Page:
Woman in Motion:  Gray metal, Height 6 inches, There is a Ronson label on one felt.  Circa 1933.

Woman in Motion:  Gray metal, Height 6 inches, unmarked. There is a Ronson label on one felt.  Circa 1933.

It is difficult to identify these bookend ladies or the subject they are meant to portray, but we see a few possibilities.

An elegant hood ornament: The ladies resemble the hood ornaments on cars in the nineteen teens, twenties and thirties.  A hood ornament was mounted on the front of the hood or on the exposed radiator cap of each car in order to identify the vehicle and provide a rakish touch to the car design.  The ornaments were appropriately of Art Deco design, some were geometric constructions and others were streamlined animals or humans.  All evoked speed and modernity.  The bookend women certainly look as if they are speeding through the air, and might be driving into the future.

Photo of Rolls-Royce

Rolls-Royce “Spirit of Ecstasy” Hood Ornament, designed by Charles Sykes.

Alternatively, the bookend woman would make an admirable figurehead for a ship.  A figurehead was a decorative carved wooden figure attached to the prow of a ship.  It represented grace, speed, and mobility, as well as the wealth and power of the owner.  Figureheads largely disappeared by the beginning of the twentieth century, but maybe the bookend artist was inspired by them.

Photo of Christian Radich Figurehead.

Figurehead of the Christian Radich:  The full rigged Norwegian sailing ship Christian Radich (launched 1937) carried this figurehead. Photo by Garitzko.

Perhaps the bookend artist was not mimicking any object but rather symbolizing speed and beauty.  This would be appropriate for Art Deco sculpture.  Or, a more rarefied interpretation of the bookend woman could place her in the Futurist art style.  Futurist art was meant to portray speed, dynamism, and power in accordance with the unfolding technological world.  An example is  Boccioni’s 1913 Futurist
sculptural figure entitled “Unique Forms of Continuity in Space” and meant to illustrate abstract notions of speed and forceful dynamism.

Unique Forms of Continuity in Space

Unique Forms of Continuity in Space. 1913 by Umberto Boccioni. Bronze. Museo del Novecento (1931 cast), Milan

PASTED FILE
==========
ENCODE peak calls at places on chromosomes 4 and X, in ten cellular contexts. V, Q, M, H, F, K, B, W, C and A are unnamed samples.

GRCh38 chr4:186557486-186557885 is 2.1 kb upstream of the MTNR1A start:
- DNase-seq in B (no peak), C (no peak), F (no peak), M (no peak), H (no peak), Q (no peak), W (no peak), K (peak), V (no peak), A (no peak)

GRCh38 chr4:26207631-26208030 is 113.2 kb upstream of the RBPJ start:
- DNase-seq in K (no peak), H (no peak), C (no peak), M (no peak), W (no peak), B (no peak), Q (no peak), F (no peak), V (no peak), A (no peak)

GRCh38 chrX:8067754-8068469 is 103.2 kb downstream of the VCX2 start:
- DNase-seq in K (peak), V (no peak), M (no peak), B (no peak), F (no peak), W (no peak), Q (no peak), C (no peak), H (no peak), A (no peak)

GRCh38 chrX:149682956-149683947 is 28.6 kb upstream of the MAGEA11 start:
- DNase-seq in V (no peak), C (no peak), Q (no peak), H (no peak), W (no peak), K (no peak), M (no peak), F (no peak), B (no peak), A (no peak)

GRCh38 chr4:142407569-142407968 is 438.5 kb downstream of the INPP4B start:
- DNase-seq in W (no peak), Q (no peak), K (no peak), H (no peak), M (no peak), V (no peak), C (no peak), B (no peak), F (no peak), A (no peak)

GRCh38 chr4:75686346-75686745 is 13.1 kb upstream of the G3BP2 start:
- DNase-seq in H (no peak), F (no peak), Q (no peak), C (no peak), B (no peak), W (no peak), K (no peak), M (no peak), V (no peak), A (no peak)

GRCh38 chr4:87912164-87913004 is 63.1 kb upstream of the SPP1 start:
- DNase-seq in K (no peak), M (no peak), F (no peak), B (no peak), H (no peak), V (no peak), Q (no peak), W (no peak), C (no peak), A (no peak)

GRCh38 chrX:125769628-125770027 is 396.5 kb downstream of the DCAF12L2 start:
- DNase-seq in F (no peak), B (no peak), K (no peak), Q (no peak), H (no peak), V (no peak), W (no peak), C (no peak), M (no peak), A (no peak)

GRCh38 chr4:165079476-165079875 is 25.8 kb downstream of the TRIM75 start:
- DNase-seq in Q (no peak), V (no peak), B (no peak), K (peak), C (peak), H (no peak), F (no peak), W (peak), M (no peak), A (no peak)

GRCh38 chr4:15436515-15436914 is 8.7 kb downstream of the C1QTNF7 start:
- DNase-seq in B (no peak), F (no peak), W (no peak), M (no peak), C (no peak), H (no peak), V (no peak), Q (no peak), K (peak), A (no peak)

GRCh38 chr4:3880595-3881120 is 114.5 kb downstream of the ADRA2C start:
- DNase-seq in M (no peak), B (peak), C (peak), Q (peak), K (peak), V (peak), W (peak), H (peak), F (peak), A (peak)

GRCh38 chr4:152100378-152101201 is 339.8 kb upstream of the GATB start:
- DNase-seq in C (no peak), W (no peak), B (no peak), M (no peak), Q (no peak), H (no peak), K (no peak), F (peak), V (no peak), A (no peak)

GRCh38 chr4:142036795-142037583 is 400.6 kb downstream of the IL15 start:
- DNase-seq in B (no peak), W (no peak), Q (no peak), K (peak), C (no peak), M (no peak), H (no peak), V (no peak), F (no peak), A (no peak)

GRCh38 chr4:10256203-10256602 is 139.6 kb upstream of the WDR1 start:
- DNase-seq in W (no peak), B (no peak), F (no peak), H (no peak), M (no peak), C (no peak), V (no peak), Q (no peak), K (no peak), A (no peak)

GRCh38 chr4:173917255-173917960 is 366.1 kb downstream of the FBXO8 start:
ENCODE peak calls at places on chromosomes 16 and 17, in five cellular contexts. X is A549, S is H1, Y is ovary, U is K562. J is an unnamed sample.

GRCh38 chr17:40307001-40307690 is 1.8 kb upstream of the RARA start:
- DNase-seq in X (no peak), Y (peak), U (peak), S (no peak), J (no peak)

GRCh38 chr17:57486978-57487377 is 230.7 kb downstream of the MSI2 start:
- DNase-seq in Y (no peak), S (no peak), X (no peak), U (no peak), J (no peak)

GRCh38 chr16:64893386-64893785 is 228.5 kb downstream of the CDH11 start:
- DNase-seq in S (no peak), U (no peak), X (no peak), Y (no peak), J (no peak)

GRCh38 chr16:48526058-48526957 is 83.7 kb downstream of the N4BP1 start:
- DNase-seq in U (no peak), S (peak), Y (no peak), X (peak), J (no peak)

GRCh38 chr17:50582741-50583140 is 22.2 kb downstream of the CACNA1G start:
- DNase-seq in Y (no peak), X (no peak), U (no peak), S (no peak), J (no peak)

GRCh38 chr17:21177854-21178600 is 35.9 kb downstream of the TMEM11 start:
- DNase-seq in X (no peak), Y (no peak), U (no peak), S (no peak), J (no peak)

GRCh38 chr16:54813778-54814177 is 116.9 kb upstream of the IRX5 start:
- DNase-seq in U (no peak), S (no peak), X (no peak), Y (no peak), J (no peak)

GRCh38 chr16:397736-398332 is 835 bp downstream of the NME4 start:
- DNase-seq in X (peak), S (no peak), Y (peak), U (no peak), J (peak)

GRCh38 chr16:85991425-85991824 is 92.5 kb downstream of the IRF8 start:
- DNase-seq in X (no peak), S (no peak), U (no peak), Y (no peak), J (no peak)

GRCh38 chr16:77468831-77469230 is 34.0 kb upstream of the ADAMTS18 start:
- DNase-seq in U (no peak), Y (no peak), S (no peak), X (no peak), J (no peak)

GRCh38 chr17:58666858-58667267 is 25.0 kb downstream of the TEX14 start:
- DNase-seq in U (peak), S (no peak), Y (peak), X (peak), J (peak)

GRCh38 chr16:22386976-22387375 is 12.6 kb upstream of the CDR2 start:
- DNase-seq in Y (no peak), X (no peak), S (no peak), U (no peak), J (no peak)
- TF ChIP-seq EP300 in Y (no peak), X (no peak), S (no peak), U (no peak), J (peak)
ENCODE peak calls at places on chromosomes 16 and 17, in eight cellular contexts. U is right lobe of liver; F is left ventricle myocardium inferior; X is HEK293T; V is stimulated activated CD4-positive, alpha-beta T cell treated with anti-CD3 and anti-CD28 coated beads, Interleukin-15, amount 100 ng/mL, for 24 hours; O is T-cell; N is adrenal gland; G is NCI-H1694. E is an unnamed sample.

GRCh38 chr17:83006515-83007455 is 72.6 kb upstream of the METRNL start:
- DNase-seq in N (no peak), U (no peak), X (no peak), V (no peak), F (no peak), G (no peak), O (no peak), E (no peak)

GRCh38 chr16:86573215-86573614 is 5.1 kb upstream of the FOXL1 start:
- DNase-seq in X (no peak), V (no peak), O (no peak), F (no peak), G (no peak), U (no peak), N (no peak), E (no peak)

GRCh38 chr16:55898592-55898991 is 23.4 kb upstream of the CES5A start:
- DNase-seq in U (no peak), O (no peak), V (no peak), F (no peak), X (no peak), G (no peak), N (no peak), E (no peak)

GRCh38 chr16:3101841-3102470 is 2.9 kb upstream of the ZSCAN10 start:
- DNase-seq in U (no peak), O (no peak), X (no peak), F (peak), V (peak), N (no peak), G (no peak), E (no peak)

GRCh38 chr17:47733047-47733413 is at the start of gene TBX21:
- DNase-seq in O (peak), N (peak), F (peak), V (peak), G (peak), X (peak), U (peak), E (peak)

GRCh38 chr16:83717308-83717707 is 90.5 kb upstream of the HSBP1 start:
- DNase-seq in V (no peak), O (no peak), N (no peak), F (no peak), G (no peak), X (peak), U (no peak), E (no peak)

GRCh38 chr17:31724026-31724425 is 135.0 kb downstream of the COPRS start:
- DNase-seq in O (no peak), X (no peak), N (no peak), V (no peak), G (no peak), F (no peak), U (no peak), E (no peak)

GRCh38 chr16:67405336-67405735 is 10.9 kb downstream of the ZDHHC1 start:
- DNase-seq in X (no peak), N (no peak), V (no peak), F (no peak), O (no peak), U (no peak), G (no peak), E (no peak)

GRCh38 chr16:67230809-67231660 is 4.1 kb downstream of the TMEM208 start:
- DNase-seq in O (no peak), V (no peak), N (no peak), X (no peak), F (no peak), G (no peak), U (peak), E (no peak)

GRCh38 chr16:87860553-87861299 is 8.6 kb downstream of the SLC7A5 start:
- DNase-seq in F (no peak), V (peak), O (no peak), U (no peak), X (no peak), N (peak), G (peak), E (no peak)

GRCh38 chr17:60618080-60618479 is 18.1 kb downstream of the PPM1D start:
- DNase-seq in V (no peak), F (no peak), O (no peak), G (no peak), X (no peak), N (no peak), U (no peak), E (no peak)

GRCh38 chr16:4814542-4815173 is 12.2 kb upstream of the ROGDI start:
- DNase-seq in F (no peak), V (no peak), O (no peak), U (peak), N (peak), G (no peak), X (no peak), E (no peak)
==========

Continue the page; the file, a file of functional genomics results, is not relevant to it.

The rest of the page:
All three of these interpretations of the bookends share the belief that the woman symbolizes motion and speed.  We could easily add power and modernity to the symbolism.

 
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Posted by on August 19, 2015 in Art Deco, Art Styles, Streamline

 

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Chase Co. Colonial Bookends

Colonial Bookends: Brass.  Height 6 inches.  Inscription:  Chase shopmark of a centaur and the word Chase.  1933.  The brass is finished in Chase’s English Bronze.

Colonial Bookends: Brass.  Height 6 inches.  Inscription:  Chase shopmark of a centaur and the word Chase.  1933.  The brass is finished in Chase’s English Bronze.

These bookends are listed in the 1933 Chase Brass & Copper Co. catalogue as Colonial bookends.  The relationship of these bookends to our colonial era is not clear to us.  But, their modernist art style is certainly clear.

The Modernist style originated in Germany in the beginning of the twentieth century.  It was not an immediate success outside of Germany, but it matched the growing industrialization of the West, and it persisted and grew, eventually becoming an important component of Art Deco in the United States in the nineteen twenties and thirties.

An object of Modernist design was simple, decorative, and functional, and was assembled from machine-made parts.These bookends, produced by the Chase Brass & Copper company are a good illustration of the Modernist style.  Each bookend is assembled from two pieces of brass sheeting, and held together by three small machine screws. The three small buttons visible are the nuts for the screws.  This is masterful industrial design.  Both pieces are clearly formed by machine, the assembly of the pieces is simple and strong, and the finished products are decorative and function perfectly as bookends.

Products formed by machine, and with little hand labor, were increasingly favored in America during the nineteen twenties and thirties as the industrialization of America proceeded.  The Modernist style was clearly appropriate, and influenced the production of many objects during our Art Deco period, sometimes called the machine age.

Centaur Logo of Chase Brass & Copper Co.  Adopted in 1928.

Centaur Logo of Chase Brass & Copper Co. Adopted in 1928.

The Chase Brass & Copper Company-Specialty Division was formed in 1930, an offshoot of the Waterbury Manufacturing Company of Connecticut which began in the nineteenth century.  The division functioned for about 12 years and gave us copper, brass and chromed household objects of exceptional industrial design.  Today these Chase pieces are avidly collected as decorative Art Deco objects.  Because of collector demand, Chase bookends are relatively expensive and hold their value well.